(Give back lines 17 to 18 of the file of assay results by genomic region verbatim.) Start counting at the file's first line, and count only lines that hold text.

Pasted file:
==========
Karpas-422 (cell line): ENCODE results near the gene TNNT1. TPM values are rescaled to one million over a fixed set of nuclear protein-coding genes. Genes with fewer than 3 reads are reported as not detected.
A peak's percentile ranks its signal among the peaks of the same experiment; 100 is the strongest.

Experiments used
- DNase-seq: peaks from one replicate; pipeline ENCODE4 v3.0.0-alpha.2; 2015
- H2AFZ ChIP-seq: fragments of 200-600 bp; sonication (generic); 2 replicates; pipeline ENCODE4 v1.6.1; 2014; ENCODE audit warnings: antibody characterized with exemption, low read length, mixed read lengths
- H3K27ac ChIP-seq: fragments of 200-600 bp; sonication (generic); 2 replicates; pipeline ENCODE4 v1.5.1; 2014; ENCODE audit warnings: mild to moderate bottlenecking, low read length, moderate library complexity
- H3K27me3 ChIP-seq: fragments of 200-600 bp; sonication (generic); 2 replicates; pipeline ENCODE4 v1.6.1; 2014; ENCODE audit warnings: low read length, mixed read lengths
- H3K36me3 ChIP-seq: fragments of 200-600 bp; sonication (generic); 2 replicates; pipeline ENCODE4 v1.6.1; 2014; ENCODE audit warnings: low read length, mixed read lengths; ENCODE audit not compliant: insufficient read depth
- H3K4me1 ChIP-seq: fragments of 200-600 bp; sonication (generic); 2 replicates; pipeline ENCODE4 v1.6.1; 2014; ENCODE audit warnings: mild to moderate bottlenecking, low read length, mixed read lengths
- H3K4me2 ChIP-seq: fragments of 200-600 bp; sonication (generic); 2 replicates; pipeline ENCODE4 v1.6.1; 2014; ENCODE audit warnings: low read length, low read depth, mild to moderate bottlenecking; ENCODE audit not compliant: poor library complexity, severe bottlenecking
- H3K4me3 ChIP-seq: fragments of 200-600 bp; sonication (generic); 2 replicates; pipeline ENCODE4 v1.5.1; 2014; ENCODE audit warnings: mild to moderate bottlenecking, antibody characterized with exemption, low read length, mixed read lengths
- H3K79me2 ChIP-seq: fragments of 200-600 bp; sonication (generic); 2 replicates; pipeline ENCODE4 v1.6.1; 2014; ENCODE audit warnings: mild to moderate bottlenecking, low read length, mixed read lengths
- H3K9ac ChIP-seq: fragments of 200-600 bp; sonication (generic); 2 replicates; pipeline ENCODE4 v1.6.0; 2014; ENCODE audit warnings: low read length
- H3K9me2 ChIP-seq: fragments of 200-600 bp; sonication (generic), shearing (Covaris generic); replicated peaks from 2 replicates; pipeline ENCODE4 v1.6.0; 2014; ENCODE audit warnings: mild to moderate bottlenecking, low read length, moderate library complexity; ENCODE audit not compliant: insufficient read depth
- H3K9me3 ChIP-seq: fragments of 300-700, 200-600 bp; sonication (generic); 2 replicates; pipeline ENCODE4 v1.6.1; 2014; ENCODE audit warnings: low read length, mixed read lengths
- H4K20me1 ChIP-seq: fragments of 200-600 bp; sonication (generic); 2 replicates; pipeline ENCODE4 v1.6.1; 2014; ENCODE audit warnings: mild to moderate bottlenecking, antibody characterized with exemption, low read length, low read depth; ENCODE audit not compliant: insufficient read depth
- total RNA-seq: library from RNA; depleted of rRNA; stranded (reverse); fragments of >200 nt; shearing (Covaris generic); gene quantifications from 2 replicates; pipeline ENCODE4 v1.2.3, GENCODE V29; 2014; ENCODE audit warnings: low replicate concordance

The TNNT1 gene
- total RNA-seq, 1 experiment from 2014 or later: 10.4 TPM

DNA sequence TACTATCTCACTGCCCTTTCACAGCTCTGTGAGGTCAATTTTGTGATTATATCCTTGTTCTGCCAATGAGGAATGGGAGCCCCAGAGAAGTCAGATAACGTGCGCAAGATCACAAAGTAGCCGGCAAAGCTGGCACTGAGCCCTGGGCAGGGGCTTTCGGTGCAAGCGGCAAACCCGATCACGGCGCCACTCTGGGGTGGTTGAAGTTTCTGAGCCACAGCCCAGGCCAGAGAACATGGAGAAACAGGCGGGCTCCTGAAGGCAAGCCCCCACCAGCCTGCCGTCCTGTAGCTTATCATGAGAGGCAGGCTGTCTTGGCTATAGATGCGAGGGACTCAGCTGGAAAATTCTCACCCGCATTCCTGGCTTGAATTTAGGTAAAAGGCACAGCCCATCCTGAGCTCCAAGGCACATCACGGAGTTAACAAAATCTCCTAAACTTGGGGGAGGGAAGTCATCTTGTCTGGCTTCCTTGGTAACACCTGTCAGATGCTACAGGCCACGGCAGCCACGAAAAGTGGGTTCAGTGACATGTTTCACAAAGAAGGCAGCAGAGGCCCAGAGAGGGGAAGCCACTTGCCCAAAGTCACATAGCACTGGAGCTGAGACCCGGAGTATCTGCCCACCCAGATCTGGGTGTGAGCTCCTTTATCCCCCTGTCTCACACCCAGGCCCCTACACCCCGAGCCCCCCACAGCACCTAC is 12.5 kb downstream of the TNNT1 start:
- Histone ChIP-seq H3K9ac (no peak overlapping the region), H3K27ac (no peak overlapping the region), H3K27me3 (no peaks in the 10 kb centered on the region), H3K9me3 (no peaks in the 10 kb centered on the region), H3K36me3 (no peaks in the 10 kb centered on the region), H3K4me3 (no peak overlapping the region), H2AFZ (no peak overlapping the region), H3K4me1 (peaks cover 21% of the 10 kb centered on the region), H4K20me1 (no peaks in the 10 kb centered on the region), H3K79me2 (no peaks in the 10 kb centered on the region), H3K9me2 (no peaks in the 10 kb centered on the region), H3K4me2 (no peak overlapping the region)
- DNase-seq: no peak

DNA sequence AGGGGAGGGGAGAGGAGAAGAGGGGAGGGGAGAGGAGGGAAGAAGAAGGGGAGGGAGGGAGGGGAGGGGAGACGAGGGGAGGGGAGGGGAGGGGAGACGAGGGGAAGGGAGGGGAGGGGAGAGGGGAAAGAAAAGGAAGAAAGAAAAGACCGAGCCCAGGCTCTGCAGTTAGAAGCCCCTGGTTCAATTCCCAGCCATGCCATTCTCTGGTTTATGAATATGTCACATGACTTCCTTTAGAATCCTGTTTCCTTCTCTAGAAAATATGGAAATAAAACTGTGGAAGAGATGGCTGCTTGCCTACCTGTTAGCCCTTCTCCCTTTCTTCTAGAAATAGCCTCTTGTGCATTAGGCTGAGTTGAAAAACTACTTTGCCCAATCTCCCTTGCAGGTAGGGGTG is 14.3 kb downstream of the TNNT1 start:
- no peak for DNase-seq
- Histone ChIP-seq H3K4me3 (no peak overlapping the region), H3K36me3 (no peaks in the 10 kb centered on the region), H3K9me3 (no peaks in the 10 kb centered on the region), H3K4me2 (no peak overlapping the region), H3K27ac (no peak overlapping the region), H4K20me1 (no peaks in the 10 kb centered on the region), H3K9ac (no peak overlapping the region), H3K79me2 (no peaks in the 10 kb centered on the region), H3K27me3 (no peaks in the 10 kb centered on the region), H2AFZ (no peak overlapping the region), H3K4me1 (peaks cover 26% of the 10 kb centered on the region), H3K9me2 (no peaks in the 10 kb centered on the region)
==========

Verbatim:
- total RNA-seq: library from RNA; depleted of rRNA; stranded (reverse); fragments of >200 nt; shearing (Covaris generic); gene quantifications from 2 replicates; pipeline ENCODE4 v1.2.3, GENCODE V29; 2014; ENCODE audit warnings: low replicate concordance

The TNNT1 gene